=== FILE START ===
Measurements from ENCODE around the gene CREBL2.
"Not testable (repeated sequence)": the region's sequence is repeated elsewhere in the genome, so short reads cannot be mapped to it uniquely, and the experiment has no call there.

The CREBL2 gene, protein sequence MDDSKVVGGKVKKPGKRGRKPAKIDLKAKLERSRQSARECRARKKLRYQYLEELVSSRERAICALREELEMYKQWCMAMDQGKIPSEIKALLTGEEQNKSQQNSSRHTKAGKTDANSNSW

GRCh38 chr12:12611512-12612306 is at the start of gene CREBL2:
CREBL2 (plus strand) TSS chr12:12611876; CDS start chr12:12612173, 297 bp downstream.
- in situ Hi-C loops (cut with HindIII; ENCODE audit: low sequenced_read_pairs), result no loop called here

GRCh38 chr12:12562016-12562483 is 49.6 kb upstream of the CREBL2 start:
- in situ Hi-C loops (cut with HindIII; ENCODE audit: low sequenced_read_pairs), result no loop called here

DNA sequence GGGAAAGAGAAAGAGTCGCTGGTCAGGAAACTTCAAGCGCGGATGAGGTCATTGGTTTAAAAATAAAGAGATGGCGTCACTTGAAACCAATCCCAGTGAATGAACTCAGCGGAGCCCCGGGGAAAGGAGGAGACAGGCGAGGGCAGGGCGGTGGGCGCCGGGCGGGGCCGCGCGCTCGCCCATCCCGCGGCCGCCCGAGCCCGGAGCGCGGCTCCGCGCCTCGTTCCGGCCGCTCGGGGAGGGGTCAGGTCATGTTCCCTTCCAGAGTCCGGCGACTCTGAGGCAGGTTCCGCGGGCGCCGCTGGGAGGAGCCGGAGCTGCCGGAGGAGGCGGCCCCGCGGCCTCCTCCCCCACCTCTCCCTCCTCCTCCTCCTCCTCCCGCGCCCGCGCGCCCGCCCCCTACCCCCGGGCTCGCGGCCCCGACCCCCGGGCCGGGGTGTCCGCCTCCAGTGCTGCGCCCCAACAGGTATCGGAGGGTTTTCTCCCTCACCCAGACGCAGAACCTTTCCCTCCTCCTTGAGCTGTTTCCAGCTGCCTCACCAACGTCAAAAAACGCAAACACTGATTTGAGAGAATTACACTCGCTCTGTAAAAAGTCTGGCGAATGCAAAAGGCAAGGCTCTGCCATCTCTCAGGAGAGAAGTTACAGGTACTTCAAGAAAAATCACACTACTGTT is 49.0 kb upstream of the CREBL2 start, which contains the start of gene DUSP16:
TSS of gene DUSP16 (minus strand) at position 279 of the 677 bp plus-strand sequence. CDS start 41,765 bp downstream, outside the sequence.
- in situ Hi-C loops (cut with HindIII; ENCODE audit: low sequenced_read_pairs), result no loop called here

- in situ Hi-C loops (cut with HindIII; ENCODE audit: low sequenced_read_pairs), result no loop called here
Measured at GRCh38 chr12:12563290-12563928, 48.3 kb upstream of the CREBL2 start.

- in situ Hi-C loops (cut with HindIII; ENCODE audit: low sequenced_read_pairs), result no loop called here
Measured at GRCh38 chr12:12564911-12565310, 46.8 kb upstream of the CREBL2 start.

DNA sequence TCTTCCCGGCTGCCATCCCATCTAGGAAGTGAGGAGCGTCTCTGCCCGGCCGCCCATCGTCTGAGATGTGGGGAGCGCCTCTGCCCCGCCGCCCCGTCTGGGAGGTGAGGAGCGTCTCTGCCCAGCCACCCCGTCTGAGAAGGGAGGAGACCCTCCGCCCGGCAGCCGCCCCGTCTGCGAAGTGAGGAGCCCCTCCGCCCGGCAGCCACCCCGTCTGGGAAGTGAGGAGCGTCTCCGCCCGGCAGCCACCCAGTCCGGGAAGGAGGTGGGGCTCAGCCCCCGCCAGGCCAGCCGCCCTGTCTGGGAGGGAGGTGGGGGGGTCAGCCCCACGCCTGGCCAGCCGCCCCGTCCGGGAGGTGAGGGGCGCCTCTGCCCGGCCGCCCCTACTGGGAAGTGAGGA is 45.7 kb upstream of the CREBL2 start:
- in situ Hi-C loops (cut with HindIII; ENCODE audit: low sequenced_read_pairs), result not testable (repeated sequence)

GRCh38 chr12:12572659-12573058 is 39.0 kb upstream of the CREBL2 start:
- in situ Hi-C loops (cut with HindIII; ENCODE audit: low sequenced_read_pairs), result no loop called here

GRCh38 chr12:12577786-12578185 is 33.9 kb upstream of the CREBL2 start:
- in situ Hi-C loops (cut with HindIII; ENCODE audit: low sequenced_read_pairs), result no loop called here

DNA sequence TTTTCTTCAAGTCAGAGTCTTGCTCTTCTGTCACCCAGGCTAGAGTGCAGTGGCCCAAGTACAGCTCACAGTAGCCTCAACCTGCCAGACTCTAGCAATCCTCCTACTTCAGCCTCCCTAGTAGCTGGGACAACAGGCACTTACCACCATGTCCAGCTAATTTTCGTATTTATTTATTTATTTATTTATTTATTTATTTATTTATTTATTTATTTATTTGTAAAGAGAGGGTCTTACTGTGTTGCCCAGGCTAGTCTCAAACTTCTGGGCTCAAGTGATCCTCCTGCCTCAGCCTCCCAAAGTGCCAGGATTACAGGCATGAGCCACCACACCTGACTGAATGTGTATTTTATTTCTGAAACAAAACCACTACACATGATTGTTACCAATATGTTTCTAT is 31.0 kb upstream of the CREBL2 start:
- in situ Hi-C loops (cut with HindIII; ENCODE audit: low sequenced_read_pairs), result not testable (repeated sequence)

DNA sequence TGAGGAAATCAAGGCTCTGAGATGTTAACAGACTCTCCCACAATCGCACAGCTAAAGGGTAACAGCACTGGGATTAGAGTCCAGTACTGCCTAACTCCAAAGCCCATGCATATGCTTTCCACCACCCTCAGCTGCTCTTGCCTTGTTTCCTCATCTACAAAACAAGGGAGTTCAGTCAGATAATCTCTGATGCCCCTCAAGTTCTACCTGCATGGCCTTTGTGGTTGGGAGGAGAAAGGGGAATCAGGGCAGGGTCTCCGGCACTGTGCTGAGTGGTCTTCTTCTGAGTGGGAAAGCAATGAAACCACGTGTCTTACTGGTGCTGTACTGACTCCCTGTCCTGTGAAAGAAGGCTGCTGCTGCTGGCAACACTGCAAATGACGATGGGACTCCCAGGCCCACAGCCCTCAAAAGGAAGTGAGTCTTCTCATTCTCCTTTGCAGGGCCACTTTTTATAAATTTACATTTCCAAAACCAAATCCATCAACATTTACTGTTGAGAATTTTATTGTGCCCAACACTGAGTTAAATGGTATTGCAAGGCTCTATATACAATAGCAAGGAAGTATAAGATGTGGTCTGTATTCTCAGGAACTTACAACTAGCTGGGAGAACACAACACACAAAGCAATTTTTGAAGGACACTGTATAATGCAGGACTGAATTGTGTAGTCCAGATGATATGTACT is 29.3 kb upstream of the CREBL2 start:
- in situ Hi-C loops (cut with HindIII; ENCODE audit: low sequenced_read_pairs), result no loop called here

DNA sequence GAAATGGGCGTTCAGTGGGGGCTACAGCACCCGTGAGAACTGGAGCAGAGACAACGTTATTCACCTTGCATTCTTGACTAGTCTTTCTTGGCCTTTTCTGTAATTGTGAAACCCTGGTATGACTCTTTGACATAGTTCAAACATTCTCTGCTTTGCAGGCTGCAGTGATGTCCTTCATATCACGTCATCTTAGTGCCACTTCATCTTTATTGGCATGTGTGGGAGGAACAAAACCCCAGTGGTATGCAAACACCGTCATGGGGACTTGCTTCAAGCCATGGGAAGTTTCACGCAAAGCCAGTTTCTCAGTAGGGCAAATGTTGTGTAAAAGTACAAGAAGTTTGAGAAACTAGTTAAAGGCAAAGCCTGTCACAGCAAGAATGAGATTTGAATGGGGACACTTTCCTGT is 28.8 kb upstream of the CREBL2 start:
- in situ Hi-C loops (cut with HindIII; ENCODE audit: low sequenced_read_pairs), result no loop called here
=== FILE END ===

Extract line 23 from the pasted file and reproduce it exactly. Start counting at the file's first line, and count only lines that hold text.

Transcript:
- in situ Hi-C loops (cut with HindIII; ENCODE audit: low sequenced_read_pairs), result not testable (repeated sequence)